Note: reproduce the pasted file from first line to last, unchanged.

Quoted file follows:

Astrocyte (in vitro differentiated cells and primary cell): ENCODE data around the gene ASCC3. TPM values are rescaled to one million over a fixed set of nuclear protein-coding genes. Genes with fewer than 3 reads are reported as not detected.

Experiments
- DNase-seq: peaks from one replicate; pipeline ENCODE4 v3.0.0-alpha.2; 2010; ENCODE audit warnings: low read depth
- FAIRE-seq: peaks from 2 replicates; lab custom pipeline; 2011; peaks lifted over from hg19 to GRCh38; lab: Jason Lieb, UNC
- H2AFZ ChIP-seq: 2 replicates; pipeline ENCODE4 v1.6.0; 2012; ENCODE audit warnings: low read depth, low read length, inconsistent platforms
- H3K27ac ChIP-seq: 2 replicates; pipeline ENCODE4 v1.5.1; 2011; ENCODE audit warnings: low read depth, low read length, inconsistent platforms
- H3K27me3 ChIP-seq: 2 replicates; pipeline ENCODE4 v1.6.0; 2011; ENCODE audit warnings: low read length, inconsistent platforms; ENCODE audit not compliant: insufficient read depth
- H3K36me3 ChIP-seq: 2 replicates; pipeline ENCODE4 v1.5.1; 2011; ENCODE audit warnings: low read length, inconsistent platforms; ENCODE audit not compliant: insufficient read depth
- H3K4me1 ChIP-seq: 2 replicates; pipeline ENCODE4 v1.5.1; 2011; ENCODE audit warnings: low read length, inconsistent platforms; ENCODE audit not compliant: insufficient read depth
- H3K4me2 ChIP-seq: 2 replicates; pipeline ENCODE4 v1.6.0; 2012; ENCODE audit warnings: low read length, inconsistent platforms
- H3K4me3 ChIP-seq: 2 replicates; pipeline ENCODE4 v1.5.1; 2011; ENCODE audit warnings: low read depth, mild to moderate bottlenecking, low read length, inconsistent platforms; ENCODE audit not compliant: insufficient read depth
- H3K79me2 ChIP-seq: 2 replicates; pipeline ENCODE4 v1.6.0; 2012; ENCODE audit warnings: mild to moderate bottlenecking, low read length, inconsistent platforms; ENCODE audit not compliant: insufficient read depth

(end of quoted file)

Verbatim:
Astrocyte (in vitro differentiated cells and primary cell): ENCODE data around the gene ASCC3. TPM values are rescaled to one million over a fixed set of nuclear protein-coding genes. Genes with fewer than 3 reads are reported as not detected.

Experiments
- DNase-seq: peaks from one replicate; pipeline ENCODE4 v3.0.0-alpha.2; 2010; ENCODE audit warnings: low read depth
- FAIRE-seq: peaks from 2 replicates; lab custom pipeline; 2011; peaks lifted over from hg19 to GRCh38; lab: Jason Lieb, UNC
- H2AFZ ChIP-seq: 2 replicates; pipeline ENCODE4 v1.6.0; 2012; ENCODE audit warnings: low read depth, low read length, inconsistent platforms
- H3K27ac ChIP-seq: 2 replicates; pipeline ENCODE4 v1.5.1; 2011; ENCODE audit warnings: low read depth, low read length, inconsistent platforms
- H3K27me3 ChIP-seq: 2 replicates; pipeline ENCODE4 v1.6.0; 2011; ENCODE audit warnings: low read length, inconsistent platforms; ENCODE audit not compliant: insufficient read depth
- H3K36me3 ChIP-seq: 2 replicates; pipeline ENCODE4 v1.5.1; 2011; ENCODE audit warnings: low read length, inconsistent platforms; ENCODE audit not compliant: insufficient read depth
- H3K4me1 ChIP-seq: 2 replicates; pipeline ENCODE4 v1.5.1; 2011; ENCODE audit warnings: low read length, inconsistent platforms; ENCODE audit not compliant: insufficient read depth
- H3K4me2 ChIP-seq: 2 replicates; pipeline ENCODE4 v1.6.0; 2012; ENCODE audit warnings: low read length, inconsistent platforms
- H3K4me3 ChIP-seq: 2 replicates; pipeline ENCODE4 v1.5.1; 2011; ENCODE audit warnings: low read depth, mild to moderate bottlenecking, low read length, inconsistent platforms; ENCODE audit not compliant: insufficient read depth
- H3K79me2 ChIP-seq: 2 replicates; pipeline ENCODE4 v1.6.0; 2012; ENCODE audit warnings: mild to moderate bottlenecking, low read length, inconsistent platforms; ENCODE audit not compliant: insufficient read depth